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Photo: Superheroes & Comic Book Movies
We have left 2021 behind. Another year in the books. And for fans of CBM’s (Comic Book Movies), it was an especially welcomed one. This past year was bookended with two of the biggest superhero films of all time. In March, we saw the long-awaited release of the controversial, ‘Zack Snyder’s Justice League’, and in December we were gifted, ‘Spider-Man: No Way Home’. Both movies were held to much acclaim, with die-hard DC & Marvel fans going so far as to call them “the best comic book movie(s) of all time,” respectively.
Both films were also incredibly impactful on the cultural landscape and conditions of cinema, and the movie-viewing experience, as a whole. ‘Zack Snyder’s Justice League,’ fraught with so much controversy that it inspired a three-year campaign, was released digitally on HBO Max – while ‘Spider-Man: No Way Home’ thundered its way through the box office, making over one billion dollars. The Snyder Cut further cemented streaming services and at-home viewing/release as a viable contender/alternative to the traditional theatrical run, altering the landscape of the industry. However, the year ended rather contradictorily, with a potential upset by Spider-Man, who quite literally swung in and saved the movie-going experience, making history, and becoming one of the highest-grossing movies of all time. Both of these releases – and their very natures – have been the subject of much discussion and debate in the film/TV world. And yet, is it not interesting that both films are CBM’s? Is this purely coincidental? No.
I’ll Say It, Scorsese’s Wrong
Some of us may remember October 2019, when one of the most revered & respected directors in all of film, Martin Scorsese, said that Marvel movies – to him – do not qualify as Cinema. Scorsese then went on to write an entire opinion piece in response to the backlash, explaining his stance. He says that Marvel flicks more closely resemble theme parks than cinematic works of art, like the films Scorsese, himself was impressioned by. In the letter, he even addresses that he may have a different attitude if he were younger, and in the current industry climate, with these multi-million dollar blockbusters being churned out at every turn.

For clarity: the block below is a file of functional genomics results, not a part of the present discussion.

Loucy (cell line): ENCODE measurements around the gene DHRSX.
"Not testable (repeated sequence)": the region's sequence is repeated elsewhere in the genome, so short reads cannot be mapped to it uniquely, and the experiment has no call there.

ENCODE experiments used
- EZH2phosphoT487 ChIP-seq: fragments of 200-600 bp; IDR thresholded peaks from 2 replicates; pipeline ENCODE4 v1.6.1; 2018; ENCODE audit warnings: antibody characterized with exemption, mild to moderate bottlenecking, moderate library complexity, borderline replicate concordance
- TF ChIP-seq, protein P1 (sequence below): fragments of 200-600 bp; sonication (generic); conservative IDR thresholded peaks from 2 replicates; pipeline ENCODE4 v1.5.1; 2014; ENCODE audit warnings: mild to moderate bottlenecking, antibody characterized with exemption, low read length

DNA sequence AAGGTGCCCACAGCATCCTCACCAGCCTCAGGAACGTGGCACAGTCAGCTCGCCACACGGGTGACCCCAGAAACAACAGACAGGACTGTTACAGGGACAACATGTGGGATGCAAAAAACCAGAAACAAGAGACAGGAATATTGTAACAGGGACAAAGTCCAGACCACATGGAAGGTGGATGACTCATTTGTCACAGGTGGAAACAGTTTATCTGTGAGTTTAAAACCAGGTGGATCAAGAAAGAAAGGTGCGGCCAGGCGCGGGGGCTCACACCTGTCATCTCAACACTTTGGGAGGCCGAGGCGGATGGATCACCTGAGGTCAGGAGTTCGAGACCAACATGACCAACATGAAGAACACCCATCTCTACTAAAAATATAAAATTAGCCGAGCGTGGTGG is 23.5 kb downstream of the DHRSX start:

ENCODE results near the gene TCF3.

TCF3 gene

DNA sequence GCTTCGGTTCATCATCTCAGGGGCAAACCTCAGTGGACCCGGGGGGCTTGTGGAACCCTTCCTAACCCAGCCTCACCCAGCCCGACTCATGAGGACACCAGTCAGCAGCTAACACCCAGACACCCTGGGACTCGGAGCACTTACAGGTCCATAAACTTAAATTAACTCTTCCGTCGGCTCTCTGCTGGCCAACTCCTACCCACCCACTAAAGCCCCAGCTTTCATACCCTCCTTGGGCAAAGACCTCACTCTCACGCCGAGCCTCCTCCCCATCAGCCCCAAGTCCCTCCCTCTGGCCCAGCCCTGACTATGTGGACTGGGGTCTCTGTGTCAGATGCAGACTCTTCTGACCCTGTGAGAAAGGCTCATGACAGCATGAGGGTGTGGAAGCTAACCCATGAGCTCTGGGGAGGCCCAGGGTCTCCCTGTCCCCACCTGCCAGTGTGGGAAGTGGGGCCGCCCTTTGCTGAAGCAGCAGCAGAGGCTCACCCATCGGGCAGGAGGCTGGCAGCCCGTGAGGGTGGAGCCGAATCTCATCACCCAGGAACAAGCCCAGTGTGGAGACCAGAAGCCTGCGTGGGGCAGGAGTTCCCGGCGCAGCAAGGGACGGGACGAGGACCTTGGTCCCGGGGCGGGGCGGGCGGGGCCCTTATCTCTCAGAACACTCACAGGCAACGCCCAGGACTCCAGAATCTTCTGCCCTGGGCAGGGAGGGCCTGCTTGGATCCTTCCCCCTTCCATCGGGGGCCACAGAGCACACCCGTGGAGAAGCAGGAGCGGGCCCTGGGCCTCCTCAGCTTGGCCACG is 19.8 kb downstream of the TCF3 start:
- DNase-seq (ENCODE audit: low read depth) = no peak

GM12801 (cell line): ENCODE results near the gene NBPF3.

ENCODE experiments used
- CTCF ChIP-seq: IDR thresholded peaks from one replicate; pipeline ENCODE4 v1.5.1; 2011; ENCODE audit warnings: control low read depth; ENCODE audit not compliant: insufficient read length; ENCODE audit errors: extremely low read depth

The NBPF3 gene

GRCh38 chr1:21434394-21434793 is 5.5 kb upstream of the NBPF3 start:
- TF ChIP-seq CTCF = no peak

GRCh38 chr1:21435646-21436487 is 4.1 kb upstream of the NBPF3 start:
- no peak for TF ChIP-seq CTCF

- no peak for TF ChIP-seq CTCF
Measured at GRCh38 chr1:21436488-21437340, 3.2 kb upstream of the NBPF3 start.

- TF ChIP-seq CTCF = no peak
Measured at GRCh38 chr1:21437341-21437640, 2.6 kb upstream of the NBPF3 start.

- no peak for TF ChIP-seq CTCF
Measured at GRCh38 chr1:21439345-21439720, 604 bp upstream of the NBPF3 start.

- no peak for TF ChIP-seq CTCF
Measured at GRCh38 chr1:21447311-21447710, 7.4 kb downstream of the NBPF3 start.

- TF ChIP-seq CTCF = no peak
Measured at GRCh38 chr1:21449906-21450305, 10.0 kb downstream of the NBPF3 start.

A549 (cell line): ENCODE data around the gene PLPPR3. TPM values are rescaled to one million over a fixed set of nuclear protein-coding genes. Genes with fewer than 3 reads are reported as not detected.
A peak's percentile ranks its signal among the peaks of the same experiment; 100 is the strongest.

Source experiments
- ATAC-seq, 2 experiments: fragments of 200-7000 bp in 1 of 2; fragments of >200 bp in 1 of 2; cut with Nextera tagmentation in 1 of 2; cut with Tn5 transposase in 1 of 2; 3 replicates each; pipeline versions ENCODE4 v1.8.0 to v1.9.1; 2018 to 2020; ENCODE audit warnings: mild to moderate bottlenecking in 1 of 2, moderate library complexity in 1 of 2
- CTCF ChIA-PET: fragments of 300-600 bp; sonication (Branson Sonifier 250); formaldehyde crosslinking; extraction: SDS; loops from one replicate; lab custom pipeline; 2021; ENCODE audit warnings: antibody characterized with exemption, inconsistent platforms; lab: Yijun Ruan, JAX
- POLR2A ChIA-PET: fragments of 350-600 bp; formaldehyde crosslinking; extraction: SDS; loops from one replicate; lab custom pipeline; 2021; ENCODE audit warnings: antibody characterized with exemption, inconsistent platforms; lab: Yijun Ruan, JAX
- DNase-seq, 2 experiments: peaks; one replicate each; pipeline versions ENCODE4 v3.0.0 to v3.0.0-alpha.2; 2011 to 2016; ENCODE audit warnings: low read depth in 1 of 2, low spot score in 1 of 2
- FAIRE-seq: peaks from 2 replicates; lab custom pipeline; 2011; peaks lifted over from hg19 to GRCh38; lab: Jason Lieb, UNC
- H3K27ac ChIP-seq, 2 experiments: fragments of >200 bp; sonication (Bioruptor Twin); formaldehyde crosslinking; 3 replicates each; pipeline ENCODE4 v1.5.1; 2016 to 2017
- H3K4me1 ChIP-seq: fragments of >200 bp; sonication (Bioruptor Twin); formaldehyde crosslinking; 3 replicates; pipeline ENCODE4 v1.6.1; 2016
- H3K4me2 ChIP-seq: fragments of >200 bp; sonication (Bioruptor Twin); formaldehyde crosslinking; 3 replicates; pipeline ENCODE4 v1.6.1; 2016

He then even goes on to specifically say that a component of what he defines as cinema, is that there must be within it some “spiritual revelation.” It is here that I would again point to the staggering success and appeal of films like 2021’s Snyder Cut & Spider-Man. People flocked, during a time of increased Covid-19 infections, to see a superhero movie. This speaks to something. This very nature of strangers gathering under a common purpose, at a common place & time, to observe this thing, whatever it is, is spiritual in essence. I would argue that superhero flicks, and even the superheroes themselves that I, and so many others grew up on, are in a sense, religious.
New Gods – Superheroes
CBM characters like Batman, Superman, Spider-Man, and Wonder Woman have all been positioned firmly at the forefront of pop culture for decades. These made-up characters themselves have outlived generations. Their origins, like all of the best religious figureheads, can be traced to text – comic books. Humans have been fascinated by their own imagination for millennia. Fashioning stories, epics, and tales is an inherent part of human nature, and of the human experience. Religions are no different from these stories we cling to, to better understand ourselves and broader themes and questions about existence as a whole. Various aspects of human nature can be found personified by our most beloved superheroes, whose movies we continue to thirst for, year after year. Batman is the personification of vengeance, of an all-consuming pain that expresses itself through the deepest rage, an all-too familiar part of the human stages of debilitating grief. Superman and the “S” he wears, symbolize hope. Even our friendly neighborhood Spider-Man stands for a moral dilemma posed to, and by humans for thousands of years, that of the balance of power & responsibility.
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These characters, crafted by humans, for humans, to put faces & bodies to themes and forces and ideas, are no different than the Gods of the Romans, the Vikings, or the Greeks. Just as these ancient peoples sought to understand human nature and earthly forces through the stories & adventures of these characters, modern storytellers are doing the exact same, only with a modern flare: capes & masks & supersuits. This becomes all the more obvious when you remember that two of the most popular CBM and comic book characters of all time, Wonder Woman & Thor, are both religious characters just directly communicated into new, modern stories.